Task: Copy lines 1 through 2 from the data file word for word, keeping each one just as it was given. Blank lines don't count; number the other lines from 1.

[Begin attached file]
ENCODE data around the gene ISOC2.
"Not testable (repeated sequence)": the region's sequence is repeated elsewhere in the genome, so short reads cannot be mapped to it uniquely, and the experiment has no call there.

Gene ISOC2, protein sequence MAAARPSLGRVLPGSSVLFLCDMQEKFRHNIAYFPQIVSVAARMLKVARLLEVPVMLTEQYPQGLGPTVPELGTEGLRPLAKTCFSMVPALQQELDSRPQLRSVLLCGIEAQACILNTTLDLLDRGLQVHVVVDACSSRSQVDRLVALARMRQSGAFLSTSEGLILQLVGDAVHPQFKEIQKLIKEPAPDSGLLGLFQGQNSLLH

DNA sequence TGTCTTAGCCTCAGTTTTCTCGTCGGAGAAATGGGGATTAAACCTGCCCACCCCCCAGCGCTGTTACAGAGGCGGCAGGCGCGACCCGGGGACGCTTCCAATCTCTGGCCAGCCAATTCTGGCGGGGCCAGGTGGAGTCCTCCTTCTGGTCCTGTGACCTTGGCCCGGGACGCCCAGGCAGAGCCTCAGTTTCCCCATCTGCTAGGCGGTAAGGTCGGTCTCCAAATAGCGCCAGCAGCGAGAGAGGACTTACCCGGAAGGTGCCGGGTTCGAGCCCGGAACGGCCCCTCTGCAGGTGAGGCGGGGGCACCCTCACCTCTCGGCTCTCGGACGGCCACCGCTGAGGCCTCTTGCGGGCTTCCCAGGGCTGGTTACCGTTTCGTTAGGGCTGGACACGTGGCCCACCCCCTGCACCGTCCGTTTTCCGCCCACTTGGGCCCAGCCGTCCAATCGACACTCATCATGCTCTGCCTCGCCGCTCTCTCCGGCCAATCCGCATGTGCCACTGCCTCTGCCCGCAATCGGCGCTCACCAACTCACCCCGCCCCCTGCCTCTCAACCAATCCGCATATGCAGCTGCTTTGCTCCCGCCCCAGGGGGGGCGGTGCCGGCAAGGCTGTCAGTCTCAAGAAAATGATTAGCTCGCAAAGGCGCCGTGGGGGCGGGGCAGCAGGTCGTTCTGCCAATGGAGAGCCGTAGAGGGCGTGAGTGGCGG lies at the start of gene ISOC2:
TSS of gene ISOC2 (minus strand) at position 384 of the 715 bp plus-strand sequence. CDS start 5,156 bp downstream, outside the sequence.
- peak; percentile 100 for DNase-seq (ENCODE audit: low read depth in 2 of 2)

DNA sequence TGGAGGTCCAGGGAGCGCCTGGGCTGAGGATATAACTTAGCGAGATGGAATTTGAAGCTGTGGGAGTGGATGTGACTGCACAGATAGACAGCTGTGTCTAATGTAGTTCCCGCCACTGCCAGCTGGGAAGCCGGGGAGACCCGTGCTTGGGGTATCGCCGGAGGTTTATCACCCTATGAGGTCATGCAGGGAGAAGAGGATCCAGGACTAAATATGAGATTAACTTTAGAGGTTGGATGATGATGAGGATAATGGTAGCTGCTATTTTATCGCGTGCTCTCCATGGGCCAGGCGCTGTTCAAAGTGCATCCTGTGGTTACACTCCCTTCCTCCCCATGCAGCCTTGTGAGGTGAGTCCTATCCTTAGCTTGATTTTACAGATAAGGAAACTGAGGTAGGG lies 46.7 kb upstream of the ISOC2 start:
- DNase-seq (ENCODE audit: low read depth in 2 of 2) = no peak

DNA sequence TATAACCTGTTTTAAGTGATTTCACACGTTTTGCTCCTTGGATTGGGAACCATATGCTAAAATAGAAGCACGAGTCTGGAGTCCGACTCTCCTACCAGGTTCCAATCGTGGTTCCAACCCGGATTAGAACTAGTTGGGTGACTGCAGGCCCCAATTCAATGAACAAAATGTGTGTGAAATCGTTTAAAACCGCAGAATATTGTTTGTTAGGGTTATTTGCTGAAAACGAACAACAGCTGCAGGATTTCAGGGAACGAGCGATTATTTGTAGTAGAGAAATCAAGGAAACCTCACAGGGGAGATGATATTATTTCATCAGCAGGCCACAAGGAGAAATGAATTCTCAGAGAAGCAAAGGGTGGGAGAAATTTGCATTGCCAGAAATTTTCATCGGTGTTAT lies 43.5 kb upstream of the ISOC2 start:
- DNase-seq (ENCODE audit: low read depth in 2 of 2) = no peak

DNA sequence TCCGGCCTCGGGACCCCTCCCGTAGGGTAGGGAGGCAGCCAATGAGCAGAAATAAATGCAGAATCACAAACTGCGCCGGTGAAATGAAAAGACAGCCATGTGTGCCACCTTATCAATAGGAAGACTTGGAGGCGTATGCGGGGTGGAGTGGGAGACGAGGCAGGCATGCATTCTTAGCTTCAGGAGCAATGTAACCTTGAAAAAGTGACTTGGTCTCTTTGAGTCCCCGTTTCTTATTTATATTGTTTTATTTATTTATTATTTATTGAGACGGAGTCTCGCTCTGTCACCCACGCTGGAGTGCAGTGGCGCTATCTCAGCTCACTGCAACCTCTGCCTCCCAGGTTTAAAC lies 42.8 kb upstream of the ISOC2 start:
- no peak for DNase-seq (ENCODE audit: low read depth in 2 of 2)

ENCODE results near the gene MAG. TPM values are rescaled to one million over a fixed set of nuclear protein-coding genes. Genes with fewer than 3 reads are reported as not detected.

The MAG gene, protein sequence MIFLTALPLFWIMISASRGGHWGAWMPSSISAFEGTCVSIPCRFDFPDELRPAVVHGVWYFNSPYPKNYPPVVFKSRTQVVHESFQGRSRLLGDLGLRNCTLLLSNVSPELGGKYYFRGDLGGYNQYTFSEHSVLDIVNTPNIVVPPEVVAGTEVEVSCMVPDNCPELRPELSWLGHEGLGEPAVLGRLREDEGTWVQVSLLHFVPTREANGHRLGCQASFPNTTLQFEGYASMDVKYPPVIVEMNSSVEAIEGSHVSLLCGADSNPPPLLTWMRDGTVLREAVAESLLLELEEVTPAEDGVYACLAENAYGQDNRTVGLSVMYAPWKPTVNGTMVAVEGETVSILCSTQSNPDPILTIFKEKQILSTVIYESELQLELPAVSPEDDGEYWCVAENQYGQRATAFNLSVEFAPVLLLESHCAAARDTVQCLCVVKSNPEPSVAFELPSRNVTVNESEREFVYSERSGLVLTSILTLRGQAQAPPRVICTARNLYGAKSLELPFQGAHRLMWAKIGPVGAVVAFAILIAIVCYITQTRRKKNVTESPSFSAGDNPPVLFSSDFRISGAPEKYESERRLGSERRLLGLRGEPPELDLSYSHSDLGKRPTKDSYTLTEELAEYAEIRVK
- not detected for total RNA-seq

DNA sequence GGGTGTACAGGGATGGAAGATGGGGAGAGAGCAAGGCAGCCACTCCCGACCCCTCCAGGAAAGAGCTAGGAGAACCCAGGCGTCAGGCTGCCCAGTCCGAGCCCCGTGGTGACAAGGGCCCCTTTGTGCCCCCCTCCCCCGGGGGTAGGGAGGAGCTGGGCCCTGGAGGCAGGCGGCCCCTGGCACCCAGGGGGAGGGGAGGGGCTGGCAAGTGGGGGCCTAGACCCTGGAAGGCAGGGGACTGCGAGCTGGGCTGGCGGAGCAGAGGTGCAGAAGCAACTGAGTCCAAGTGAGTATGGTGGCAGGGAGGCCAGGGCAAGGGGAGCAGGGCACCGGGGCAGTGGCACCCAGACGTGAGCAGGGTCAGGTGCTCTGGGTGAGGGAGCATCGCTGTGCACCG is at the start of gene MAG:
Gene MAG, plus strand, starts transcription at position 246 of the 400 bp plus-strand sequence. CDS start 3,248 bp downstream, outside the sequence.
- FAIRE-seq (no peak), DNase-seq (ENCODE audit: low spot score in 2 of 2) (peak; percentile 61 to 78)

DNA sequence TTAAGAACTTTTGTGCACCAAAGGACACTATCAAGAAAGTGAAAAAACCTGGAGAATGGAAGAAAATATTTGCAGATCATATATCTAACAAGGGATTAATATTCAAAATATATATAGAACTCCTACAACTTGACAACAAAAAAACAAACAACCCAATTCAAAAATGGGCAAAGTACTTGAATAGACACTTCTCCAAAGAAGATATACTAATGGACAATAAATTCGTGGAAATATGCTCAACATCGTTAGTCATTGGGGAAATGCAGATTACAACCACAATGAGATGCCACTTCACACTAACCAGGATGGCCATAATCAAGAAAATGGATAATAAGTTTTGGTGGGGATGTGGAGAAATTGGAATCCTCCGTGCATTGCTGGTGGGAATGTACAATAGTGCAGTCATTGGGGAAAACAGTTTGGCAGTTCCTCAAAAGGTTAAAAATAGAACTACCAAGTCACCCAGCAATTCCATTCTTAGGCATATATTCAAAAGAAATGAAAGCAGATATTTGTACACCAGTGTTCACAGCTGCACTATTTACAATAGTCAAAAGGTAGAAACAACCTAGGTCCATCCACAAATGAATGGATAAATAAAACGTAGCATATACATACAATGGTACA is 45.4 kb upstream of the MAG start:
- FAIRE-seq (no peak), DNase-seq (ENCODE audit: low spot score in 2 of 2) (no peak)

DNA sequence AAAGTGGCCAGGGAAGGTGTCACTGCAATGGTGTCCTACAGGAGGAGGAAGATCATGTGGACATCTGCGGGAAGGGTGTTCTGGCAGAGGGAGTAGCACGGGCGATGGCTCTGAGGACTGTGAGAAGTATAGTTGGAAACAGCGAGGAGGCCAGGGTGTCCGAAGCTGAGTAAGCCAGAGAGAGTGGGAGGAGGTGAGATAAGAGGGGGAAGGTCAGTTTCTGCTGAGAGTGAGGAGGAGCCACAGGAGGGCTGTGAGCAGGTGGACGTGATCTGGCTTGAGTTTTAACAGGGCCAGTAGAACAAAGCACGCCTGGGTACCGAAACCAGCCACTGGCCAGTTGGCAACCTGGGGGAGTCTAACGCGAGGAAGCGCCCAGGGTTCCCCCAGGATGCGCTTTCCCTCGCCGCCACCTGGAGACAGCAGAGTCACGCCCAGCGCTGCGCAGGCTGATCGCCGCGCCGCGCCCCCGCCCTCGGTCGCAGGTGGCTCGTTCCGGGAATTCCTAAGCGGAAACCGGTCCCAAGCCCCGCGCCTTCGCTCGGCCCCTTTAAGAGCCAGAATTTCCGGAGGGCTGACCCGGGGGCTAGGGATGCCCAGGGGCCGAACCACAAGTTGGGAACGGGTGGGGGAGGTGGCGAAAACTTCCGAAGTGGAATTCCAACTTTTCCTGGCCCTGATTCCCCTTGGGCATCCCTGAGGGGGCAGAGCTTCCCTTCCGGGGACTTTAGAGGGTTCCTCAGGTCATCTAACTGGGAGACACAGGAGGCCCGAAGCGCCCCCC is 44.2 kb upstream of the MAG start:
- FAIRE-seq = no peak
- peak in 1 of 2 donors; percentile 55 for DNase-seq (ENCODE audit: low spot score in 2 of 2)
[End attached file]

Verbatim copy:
ENCODE data around the gene ISOC2.
"Not testable (repeated sequence)": the region's sequence is repeated elsewhere in the genome, so short reads cannot be mapped to it uniquely, and the experiment has no call there.